Another insulating layer 60 is further formed on the structure, more precisely, on the planar surface 42 and the slant surface 46 of the single-crystalline semiconductive layer 40 on which MOSFETs 50, 52,--are formed. The insulating layer 60 is formed in a similar manner so that of the insulating layer 40, and has a planar surface 62 and a slant surface 64. The slant surface 64 is directed in substantially the same direction as that of the slant surface 16 of the substrate 10 but in the opposite direction as that of the slant surface 46 of the semiconductive layer 40. The planar surface 42 of the semiconductive layer 40 is substantially alinged with the palanr surface 62 of the insulating layer 60. One end of the slant surface 64 substantially coincides with the line where the surfaces 46 and 44 of the single-crystalline semiconductive layer 40 intersect.
Similarly, the single-crystalline silicon layer 68 with the uniform thickness t and a semiconductor element group 70 including a plurality of MOSFETs are formed on the structure. A surface 71 of the silicon layer 68 on which the MOSFETs 70 are formed, are alinged with the substrate surface 14 underlying the surface 71 per se on which the MOSFETs 20, 22,--are formed. A height difference between the surfaces 71 and 14 is essentially expressed by T+2t. On the other hand, the height difference between the layer surface 42 on which MOSFETs 50, 52,--are formed and the substrate surface 14 is expressed by D1 and t. As described above, T≃2D1, and then the height difference between the layer surface 71 and the substrate surface 14 is set at a value which is substantially two times the height difference between the substrate surface 14 and the layer surface 42.
Further, the insulating layer 72, the single-crystalline silicon layer 74, and the semiconductor element group 76 including a plurality of MOSFETs are stacked on the aforementioned structure. A high-melting metal layer 82 connected to one of the MOSFETs 70 formed on the single-crystalline silicon layer 68, which is closest to the slant surface 80, extends to and on the slant surface 80. A high-metling metal layer 84 connected to one of the MOSFETS formed on the semiconductor layer 74, which is illustrated in the uppermost part of FIG. 1, extends to and on the slant surface 86 of the layer 74. The metal layers or wiring patterns 30, 54, 82 and 84 are all electrically interconnected by the single ohmic contact wiring pattern 58. While in the embodiment shown in FIG. 1, the substantially four layered IC device is illustrated by way of example, the number of the layers may be changed properly if necessary.
According to the stacked semiconductor IC device thus structured as an embodiment of the present invention, the semiconductor element group 70 is formed on the semiconductor layer 68, overlaying the element group including the semiconductor elements 20, 22,--formed on the substrate 10. On the semiconductive layer 40 in another area of the substrate 10, the group of the semiconductor elements 50, 52,--are formed to be located at the middle in height between the element group including the semiconductor elements 20, 22,--and the semiconductor element group 70. The substrate 10 has the gentle slant surface 16 and the insulating layer 32 has the slant surface 36. The semiconductive layers 40, 68 and 74 are stacked each having a gentle stepped portion and on and above the slant surfaces. With such structure, the epitaxial growth for forming the semiconductive layers may be made effective, so that the semiconductive layers have each a good crystalline structure with easily and desirably controlled crystal orientation. Thus, a good multilayered structure of single-crystalline semiconductive layers can be formed. This feature of the present invention has successfully solved the problems, for example, deterioration of its characteristics, arising from the microstructure of the semiconductor device, which are inherent to the prior art. Consequently, according to the present invention, the semiconductor IC device with a number of semiconductor elements integrated in a high density and with a good performance characteristic may be obtained.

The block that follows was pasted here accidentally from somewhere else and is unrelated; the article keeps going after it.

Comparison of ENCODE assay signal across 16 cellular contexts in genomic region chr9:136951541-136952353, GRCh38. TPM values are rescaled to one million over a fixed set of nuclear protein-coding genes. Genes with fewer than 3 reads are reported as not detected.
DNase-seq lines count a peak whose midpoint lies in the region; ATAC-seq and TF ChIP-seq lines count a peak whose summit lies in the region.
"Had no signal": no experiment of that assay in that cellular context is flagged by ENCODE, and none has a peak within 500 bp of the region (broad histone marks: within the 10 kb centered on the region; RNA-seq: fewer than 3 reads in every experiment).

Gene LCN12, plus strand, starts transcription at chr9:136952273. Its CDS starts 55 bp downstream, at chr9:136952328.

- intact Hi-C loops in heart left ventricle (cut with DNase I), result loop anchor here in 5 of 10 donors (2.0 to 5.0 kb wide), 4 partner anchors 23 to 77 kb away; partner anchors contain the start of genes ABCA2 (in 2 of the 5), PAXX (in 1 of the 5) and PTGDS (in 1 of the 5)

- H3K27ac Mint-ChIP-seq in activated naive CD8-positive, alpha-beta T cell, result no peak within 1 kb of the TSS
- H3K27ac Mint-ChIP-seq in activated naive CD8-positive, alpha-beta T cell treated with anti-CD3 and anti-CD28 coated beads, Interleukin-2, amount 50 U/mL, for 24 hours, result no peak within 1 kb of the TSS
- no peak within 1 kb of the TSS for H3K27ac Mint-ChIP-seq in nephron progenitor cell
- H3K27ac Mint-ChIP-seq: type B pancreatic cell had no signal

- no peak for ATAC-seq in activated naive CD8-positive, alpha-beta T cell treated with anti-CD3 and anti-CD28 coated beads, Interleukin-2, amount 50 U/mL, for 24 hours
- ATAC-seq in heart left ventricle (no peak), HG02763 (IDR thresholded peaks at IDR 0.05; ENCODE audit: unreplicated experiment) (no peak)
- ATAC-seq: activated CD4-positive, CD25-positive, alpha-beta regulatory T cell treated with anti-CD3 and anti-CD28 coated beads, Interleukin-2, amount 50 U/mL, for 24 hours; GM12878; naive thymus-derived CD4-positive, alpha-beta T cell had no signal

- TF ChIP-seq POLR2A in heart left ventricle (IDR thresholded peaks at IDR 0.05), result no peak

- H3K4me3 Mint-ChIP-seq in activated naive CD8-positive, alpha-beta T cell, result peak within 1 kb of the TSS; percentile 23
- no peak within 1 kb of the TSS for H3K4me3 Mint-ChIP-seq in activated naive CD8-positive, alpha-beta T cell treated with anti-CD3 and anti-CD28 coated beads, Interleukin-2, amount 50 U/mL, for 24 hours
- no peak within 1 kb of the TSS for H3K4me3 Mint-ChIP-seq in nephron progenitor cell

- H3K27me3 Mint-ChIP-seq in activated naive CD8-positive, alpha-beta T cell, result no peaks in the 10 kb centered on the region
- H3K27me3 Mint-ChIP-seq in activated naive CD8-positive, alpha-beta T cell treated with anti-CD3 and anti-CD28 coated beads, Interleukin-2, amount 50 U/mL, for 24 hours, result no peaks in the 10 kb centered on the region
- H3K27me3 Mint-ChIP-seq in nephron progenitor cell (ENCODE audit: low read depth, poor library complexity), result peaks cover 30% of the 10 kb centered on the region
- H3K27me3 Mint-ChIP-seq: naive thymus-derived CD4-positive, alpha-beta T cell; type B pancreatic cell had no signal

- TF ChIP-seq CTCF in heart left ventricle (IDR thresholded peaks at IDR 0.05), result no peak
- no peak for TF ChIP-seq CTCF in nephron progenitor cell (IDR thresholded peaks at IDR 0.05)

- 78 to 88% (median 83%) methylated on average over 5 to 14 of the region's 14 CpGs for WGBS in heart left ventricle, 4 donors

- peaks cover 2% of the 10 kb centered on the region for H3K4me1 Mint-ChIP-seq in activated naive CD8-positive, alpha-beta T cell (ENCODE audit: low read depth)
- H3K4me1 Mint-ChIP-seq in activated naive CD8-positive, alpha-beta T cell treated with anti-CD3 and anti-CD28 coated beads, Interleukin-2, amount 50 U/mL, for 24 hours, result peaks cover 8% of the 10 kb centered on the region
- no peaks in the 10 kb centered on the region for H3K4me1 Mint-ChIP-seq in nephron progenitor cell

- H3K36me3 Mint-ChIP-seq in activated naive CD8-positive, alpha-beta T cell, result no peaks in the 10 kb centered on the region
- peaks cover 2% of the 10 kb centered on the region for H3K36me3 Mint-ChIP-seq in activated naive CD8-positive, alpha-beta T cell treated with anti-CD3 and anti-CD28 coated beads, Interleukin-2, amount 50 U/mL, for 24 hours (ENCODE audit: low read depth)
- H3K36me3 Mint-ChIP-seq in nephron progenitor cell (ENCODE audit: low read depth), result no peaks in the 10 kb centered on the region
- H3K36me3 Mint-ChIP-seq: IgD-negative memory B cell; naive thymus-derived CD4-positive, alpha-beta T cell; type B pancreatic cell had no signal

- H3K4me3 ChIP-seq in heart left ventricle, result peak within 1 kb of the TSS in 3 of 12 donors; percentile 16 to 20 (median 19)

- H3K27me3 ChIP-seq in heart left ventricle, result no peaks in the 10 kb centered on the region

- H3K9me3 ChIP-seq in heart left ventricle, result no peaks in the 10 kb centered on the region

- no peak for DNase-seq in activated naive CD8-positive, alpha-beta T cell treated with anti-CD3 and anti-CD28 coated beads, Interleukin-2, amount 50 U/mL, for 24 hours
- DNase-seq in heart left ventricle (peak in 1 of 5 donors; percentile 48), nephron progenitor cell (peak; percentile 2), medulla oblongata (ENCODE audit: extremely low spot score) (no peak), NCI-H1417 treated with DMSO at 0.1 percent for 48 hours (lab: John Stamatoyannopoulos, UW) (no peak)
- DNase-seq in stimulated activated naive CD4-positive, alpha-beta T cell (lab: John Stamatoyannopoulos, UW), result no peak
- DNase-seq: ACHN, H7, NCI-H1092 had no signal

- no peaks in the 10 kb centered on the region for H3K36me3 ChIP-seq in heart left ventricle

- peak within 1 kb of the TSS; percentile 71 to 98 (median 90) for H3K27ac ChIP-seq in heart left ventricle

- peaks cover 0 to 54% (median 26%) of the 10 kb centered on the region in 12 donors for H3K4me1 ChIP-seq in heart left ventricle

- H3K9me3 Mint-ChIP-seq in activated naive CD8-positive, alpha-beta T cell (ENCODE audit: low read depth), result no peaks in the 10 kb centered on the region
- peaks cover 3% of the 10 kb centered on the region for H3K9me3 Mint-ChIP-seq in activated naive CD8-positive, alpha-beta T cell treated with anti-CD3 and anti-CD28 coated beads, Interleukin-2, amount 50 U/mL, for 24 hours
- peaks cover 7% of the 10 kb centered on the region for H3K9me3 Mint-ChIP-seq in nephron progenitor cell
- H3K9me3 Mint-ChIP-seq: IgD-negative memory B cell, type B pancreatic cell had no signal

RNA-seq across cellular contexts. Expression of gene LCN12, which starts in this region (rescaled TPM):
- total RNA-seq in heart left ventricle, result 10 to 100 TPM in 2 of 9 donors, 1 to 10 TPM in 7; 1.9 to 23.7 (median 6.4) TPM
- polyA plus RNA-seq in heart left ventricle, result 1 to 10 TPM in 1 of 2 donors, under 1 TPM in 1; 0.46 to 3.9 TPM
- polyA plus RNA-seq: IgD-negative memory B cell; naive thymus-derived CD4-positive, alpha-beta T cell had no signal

According to the semiconductor IC device of this invention, the wiring pattern 58 for electrically connecting the stacked semiconductor element groups is formed substantially vertically extending only through the slant surface portions which correspond to those useless areas for the purpose of formation of semiconductor elements since it is essentially very difficult to form the semiconductor elements. Accordingly, the semiconductor elements such as transistors formed on the stacked semiconductor layers may be connected at a single location in the IC device of FIG. 1. Accordingly, a plurality of semiconductor elements may effectively be arranged, leading to an effective use of the limited substrate area.
Description of process steps for fabricating the IC device of FIG. 1 will be given hereinafter, for a clear understanding of formation of the semiconductor layers 40, 68 and 74 with good single-crystalline structure in the embodiment of FIG. 1.
First of all, in FIG. 2A, the single-crystalline silicon substrate is subjected at a part of the surface to the etching process to form the substrate 10 with a gently stepped surface. The height difference D1 between the two planar surfaces 12 and 14 is set at about 1 μm, for example. In the etching process, a boundary portion between the planar surfaces 12 and 14 are stepped not sharply but gently to form a gentle slope surface 16. The substrate 10 with a surface configuration in FIG. 2A may easily be formed using the called "taper etching process" known to those skilled in the art. This taper etching process is disclosed in H. Ono et al., "A New Technology for Tapered Windows in Insulating Films", J. Electrochem. Soc. Vol. 126, No. 3 (March 1979), pps 504-506, or L. B. Rothman et al., "Process for Forming Tapered Vias in SiO2 by Reactive Ion Etching", Proceedings of the Symposium on Plasma Processing, 157th Meeting of the Electrochemical Society (Spring 1980), pps 193-198, for example.